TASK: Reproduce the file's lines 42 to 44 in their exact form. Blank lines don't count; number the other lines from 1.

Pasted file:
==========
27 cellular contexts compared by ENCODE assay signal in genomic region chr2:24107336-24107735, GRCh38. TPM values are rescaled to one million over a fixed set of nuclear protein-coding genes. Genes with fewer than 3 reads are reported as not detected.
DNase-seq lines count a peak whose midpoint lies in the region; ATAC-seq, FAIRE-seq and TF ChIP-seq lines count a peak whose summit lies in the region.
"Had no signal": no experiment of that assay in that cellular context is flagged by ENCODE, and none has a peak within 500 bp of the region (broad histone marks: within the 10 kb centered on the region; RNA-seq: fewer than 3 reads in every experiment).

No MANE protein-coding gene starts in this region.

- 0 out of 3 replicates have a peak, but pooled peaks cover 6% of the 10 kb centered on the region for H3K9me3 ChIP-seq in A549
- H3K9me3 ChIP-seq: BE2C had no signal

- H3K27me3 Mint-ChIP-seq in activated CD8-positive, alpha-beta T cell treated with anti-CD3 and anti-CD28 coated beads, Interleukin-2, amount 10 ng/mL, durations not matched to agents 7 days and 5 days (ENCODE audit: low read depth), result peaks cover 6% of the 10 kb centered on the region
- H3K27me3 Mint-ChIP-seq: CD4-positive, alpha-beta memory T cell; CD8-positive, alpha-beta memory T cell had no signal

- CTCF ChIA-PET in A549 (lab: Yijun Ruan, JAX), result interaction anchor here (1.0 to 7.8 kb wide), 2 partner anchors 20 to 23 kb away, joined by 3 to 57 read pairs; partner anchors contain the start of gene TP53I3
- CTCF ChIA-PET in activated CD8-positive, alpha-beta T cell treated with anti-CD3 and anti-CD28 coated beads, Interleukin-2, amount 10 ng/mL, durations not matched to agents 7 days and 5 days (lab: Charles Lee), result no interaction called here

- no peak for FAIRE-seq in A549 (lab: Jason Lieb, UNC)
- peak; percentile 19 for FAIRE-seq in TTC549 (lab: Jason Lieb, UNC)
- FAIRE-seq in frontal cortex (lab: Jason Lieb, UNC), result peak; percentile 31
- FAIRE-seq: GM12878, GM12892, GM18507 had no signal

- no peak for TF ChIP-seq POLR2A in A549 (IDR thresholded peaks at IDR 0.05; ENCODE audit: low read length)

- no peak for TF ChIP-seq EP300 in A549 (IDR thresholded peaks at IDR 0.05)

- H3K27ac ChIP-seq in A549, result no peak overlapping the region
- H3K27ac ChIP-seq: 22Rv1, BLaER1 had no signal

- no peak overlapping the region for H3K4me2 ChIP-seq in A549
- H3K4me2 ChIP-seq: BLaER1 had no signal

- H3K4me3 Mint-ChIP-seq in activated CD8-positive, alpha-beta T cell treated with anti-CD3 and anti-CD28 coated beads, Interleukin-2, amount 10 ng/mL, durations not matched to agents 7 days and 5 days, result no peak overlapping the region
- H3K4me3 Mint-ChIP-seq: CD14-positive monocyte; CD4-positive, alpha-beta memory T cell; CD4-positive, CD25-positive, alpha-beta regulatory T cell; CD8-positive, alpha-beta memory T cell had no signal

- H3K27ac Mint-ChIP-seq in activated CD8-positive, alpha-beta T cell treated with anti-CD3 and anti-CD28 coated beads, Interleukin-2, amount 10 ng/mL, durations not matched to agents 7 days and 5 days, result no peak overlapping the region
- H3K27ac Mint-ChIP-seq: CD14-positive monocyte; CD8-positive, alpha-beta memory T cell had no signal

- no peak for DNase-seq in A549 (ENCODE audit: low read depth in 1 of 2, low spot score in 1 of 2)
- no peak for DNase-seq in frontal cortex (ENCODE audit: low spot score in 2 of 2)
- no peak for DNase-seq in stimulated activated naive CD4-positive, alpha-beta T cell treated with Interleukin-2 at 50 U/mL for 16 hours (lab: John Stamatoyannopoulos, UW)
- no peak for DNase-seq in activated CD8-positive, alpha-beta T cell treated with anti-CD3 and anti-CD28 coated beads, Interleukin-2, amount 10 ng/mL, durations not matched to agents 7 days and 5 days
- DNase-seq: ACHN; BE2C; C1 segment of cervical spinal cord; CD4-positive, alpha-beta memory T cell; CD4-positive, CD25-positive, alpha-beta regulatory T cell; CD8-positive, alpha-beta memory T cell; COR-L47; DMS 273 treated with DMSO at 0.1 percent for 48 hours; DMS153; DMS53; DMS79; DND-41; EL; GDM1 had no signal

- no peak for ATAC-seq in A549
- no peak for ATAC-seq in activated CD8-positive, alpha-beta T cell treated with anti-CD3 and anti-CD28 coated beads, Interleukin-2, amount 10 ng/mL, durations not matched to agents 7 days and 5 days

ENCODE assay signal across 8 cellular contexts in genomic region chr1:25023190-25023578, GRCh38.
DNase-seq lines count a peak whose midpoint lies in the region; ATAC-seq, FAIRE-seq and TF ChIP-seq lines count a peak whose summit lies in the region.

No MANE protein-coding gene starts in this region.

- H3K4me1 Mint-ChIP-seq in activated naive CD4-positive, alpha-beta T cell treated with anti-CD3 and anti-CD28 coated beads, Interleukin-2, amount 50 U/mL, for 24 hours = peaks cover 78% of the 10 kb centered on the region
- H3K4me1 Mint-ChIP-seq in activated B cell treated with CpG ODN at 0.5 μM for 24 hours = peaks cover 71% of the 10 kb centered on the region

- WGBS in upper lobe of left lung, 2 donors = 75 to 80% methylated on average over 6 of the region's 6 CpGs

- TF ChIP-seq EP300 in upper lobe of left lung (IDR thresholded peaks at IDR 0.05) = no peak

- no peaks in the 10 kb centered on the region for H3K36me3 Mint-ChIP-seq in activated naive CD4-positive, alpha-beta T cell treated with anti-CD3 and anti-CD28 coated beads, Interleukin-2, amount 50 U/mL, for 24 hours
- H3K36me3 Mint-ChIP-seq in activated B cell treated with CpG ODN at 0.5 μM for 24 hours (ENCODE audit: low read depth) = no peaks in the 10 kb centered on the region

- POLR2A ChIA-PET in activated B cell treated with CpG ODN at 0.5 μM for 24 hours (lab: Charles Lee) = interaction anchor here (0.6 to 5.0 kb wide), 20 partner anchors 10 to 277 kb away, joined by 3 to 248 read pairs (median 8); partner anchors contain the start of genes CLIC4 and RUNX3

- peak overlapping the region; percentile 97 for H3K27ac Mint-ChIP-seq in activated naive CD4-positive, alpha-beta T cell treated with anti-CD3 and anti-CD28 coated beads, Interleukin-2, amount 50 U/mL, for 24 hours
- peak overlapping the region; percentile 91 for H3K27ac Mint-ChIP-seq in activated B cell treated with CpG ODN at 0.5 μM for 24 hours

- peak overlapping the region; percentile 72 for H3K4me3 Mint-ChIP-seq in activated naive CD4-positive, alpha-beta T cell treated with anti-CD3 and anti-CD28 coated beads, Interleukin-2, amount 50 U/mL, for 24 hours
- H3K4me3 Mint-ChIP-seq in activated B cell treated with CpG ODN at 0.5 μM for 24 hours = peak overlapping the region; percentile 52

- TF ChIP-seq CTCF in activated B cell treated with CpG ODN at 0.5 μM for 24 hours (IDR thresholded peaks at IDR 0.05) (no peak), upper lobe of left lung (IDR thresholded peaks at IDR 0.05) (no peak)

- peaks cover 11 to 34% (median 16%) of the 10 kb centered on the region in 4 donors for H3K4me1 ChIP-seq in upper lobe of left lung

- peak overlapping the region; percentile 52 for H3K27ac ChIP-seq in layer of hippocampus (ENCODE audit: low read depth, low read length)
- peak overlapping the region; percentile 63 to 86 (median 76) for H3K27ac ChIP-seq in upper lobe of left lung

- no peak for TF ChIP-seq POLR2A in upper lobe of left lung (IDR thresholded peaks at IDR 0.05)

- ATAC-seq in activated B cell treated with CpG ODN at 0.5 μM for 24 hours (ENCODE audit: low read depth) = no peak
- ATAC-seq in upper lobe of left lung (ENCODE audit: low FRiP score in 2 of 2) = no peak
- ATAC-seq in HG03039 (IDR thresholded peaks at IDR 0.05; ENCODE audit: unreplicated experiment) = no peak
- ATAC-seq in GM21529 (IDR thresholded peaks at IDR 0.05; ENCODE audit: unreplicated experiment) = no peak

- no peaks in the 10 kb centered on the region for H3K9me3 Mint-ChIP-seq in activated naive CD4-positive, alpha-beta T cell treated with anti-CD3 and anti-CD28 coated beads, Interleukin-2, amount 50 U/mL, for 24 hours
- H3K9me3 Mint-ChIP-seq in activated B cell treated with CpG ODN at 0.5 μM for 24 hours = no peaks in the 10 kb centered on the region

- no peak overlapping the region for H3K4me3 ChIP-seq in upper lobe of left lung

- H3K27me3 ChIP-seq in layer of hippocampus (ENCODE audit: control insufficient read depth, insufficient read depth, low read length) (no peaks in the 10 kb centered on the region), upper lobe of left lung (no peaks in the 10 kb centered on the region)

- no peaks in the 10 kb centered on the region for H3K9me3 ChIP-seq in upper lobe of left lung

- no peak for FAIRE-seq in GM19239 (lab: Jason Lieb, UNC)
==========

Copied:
- peak overlapping the region; percentile 97 for H3K27ac Mint-ChIP-seq in activated naive CD4-positive, alpha-beta T cell treated with anti-CD3 and anti-CD28 coated beads, Interleukin-2, amount 50 U/mL, for 24 hours
- peak overlapping the region; percentile 91 for H3K27ac Mint-ChIP-seq in activated B cell treated with CpG ODN at 0.5 μM for 24 hours

- peak overlapping the region; percentile 72 for H3K4me3 Mint-ChIP-seq in activated naive CD4-positive, alpha-beta T cell treated with anti-CD3 and anti-CD28 coated beads, Interleukin-2, amount 50 U/mL, for 24 hours